One explanation is that they’re still on track to behave as we always planned, except over a much longer time frame than anticipated. Perhaps the period where supply is outpacing demand and prices are falling as a result didn’t take two or three months, but instead is taking upwards of a year or more. These are undoubtedly expensive cards, and it may take time for people to scrounge up enough capital to acquire these. Only after the slack in the market gets picked up will supply begin to see constraint and subsequent rises in price. If this is the case, then we would expect to see an inflection point eventually, and then the climb back up. At the very tail end of some of the shocks you can see an upturn. Is that a wrinkle or the start of a trend? It’s impossible to say at this point.
Perhaps instead it’s not a time frame issue, but one of incorrectly assigned demand? Prices may have been as high as they were early on because everyone thought everyone else wanted copies, but it turns out nobody actually wanted them. Upon examination, they’re truthfully not the greatest looking. They’re dark, trend towards warping, and the foiling process isn’t ideal. Even though the frames and art are selling points, once they were in people’s hands, the general consensus was “oh, these aren’t as cool as I thought.” As a result perhaps there’s considerably less demand in the population for these, and we’re just watching the prices fall until they finally meet people’s revised opinions.
Another perspective is that it’s just been a mediocre eight months for flashy manabases. Here’s the chart for a few Return to Ravnica block foil shocks.
Looking at these graphs, with the exception of Steam Vents perhaps, I find the word “malaise” on my fingers. Foil RTR shocks have been around a lot longer than Expeditions; certainly enough to burn through excess supply. Why then would prices be softening on these as well? This would indicate it’s not just a matter of Expeditions trying to work through the initial onslaught of supply. Interestingly, the original Zendikar foil fetches have fared a bit better. Only Marsh Flats looks worse today than it did around BFZ’s release.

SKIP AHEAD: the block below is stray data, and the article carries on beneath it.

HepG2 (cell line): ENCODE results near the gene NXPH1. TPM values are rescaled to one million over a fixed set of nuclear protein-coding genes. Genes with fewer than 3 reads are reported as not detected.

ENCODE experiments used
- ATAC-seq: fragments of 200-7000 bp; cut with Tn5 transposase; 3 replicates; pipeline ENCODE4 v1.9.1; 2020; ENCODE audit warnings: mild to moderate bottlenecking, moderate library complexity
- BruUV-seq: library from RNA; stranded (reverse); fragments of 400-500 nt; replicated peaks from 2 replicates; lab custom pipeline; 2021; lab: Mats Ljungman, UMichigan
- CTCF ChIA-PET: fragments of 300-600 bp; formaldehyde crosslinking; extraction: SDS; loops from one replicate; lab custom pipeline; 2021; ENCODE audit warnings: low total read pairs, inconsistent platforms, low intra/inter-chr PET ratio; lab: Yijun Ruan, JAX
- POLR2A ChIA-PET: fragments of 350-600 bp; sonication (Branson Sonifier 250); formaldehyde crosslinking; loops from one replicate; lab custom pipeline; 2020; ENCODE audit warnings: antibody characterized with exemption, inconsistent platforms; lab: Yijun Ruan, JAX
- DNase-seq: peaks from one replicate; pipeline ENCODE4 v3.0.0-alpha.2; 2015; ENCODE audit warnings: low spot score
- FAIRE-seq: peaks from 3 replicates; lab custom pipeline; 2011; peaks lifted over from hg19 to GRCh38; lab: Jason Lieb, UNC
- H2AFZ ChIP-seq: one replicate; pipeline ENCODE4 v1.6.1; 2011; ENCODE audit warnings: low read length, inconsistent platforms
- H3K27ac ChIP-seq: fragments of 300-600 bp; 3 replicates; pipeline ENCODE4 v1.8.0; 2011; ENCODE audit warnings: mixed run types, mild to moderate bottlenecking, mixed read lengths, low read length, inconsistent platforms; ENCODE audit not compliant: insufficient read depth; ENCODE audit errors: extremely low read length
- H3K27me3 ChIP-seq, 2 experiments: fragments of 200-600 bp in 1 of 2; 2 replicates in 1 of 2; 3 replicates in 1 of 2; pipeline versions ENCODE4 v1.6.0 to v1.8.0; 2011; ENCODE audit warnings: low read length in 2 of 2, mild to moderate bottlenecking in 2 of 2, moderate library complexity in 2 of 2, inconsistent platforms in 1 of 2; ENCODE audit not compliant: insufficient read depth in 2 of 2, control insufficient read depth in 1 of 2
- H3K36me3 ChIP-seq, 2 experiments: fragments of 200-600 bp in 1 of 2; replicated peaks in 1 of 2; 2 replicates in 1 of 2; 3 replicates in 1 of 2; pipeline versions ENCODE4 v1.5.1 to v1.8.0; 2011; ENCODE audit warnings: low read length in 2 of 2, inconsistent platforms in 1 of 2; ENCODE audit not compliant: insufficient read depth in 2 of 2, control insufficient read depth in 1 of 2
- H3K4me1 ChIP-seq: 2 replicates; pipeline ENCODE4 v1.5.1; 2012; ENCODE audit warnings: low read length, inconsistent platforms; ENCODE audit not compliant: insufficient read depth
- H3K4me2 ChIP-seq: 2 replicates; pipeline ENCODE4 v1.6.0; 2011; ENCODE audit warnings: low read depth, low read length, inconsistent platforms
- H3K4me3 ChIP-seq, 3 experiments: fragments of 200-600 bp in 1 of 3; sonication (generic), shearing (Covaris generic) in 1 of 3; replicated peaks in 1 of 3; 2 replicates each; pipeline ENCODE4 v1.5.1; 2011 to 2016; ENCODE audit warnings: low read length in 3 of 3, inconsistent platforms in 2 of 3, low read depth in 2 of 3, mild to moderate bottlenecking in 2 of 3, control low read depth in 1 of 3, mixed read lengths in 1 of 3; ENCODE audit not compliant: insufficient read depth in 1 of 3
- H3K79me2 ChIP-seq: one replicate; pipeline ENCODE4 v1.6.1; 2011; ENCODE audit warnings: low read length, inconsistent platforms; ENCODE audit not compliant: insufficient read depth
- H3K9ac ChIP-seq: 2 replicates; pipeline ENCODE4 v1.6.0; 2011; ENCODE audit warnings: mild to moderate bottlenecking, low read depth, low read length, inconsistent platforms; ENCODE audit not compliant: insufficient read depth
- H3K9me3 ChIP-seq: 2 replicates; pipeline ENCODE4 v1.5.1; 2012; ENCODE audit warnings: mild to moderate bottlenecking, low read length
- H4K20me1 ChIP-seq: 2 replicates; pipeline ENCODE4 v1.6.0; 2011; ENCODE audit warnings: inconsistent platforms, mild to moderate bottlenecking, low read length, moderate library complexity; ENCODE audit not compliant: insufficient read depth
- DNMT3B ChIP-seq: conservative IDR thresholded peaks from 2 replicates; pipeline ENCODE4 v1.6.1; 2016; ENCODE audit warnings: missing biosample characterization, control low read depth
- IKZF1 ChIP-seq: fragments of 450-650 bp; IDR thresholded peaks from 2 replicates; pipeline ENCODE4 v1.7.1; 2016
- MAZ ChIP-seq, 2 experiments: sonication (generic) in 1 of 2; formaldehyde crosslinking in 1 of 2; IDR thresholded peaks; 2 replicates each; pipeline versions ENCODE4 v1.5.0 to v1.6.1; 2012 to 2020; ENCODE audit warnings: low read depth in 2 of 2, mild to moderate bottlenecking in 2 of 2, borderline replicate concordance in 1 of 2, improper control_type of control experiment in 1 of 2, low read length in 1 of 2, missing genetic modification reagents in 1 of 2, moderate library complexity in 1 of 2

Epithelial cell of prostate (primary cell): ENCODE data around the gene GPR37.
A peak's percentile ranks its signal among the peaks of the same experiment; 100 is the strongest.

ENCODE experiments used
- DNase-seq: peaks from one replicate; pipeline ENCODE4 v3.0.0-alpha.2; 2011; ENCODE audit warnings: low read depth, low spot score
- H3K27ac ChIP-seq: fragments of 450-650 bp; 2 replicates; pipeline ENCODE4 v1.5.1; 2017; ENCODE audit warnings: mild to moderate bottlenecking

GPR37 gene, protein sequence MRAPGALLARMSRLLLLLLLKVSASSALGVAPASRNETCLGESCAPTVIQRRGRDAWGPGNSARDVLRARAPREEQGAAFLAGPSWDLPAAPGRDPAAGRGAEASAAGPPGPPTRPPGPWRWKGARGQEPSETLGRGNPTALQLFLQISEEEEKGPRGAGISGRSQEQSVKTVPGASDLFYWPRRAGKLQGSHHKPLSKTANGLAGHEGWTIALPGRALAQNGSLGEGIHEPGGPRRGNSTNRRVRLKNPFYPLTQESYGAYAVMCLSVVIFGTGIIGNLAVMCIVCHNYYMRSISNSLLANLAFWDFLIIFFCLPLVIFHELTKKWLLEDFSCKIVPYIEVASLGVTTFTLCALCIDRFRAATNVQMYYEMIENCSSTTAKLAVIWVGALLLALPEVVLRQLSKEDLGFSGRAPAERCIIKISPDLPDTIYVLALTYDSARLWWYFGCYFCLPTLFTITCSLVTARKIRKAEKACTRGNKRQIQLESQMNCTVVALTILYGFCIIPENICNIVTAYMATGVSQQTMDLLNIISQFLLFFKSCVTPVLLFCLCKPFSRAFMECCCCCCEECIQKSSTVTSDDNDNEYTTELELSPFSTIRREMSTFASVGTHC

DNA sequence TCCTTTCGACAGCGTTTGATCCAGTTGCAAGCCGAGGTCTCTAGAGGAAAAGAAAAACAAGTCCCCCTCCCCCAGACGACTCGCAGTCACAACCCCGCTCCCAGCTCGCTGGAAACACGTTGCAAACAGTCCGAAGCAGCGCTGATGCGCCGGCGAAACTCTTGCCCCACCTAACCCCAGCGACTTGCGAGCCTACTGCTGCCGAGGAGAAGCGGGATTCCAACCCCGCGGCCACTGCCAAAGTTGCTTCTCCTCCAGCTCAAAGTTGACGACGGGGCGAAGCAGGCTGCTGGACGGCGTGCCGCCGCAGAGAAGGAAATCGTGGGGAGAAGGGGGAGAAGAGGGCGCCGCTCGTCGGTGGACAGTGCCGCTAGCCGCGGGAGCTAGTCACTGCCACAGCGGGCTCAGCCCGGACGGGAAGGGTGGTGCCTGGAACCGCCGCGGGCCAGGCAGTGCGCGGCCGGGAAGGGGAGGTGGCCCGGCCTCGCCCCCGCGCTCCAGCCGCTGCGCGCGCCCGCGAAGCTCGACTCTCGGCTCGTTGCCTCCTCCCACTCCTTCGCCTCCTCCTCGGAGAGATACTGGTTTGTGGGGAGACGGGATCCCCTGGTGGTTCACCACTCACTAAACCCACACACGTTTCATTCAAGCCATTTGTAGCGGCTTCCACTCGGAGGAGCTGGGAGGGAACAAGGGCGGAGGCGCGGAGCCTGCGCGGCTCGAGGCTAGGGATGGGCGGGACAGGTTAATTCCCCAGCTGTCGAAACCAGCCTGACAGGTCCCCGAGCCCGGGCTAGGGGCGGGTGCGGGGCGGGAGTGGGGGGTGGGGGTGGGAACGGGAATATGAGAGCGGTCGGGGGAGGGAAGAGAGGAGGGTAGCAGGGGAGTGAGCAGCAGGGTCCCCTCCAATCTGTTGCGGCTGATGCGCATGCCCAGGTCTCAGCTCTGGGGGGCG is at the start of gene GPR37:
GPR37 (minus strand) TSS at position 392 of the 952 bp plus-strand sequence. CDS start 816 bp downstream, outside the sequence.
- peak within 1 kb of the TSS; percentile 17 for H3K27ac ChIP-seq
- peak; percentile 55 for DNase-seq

My suspicion is that this has to do with our understanding that the overall playerbase of Magic is shrinking, or at least growing far less quickly. Evidence of this is found in Magic’s product release schedule changes over the last year and a half or so. Standard seasons have been shortened, requiring players to purchase more cards to keep up, and the product release schedule is blazingly fast these days between expansion sets, summer multiplayer set, clash packs, commander decks, limited release products, and more. If you’ve got fewer total players buying cards, increase the number of cards each player needs to buy.
If it’s true that this is related to playerbase shifts, it still makes sense that cards from the Zendikar era can rise in price while cards from RTR and forward just can’t keep it up. Return to Ravnica was the tipping point where they cranked print runs to 11, and since then, there has seemingly been far more supply relative to the player base than years prior. As a consequence of that, it may be that luxury (as if that somehow differentiates one Magic card from another) cards from newer sets aren’t going to have the staying power that older ones do. Now even if we went into BFZ with this as a clear concept we wouldn’t necessarily think Expeditions would be as vulnerable to this, given the limited run. And yet, here we are.
We could probably sit around and philosophize about the flaccidity of foil mana bases for awhile. We’ll never have an exact answer though, and we’ve got to decide what to do before this article ends.
This is not an easy call. In one universe, I hold onto the Expeditions with the expectation that they begin rising. Instead they continue to falter, and rather than having cut my losses, I end up even deeper underwater. In another universe, I sell them now so as not to get gotten by the gambler’s fallacy, and by this time next year they’re up 30%. How do we avoid getting nailed by both of these?
I went looking for more data points to try and better educate myself on what the right strategy is. What has happened with other cards in the same general vein? I started with FTV sets. Those are limited run reprints that always contain a handful of constructed relevant cards. They’re not exactly the chasiest of chase cards, as the FTV foiling is heinous and a detriment to the product rather than a boon, but the Expeditions foiling isn’t superb either.